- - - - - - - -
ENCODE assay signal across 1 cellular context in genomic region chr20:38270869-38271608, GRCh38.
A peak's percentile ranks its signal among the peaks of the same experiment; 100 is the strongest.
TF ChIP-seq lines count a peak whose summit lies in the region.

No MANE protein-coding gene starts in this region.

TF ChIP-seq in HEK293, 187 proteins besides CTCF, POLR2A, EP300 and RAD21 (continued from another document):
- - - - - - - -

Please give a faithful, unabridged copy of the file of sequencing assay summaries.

ENCODE assay signal across 1 cellular context in genomic region chr20:38270869-38271608, GRCh38.
A peak's percentile ranks its signal among the peaks of the same experiment; 100 is the strongest.
TF ChIP-seq lines count a peak whose summit lies in the region.

No MANE protein-coding gene starts in this region.

TF ChIP-seq in HEK293, 187 proteins besides CTCF, POLR2A, EP300 and RAD21 (continued from another document):